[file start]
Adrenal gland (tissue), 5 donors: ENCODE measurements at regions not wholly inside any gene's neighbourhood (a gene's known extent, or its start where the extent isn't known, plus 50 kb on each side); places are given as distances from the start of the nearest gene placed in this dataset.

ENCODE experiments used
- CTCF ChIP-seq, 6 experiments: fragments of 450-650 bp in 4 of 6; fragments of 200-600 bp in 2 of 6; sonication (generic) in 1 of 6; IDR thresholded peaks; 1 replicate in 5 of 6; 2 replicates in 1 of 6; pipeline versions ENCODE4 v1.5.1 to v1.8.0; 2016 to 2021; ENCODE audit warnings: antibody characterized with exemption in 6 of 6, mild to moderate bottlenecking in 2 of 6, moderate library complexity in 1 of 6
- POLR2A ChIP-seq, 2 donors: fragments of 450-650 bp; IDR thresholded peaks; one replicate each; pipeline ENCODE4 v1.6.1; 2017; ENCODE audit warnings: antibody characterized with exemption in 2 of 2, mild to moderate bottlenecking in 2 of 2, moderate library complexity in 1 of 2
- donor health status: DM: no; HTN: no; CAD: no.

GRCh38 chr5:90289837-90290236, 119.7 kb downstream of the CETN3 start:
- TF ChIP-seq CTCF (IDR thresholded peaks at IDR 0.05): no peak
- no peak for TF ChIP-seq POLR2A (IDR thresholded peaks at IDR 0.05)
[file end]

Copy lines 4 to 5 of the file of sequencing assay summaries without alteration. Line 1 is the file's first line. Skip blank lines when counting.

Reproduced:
- POLR2A ChIP-seq, 2 donors: fragments of 450-650 bp; IDR thresholded peaks; one replicate each; pipeline ENCODE4 v1.6.1; 2017; ENCODE audit warnings: antibody characterized with exemption in 2 of 2, mild to moderate bottlenecking in 2 of 2, moderate library complexity in 1 of 2
- donor health status: DM: no; HTN: no; CAD: no.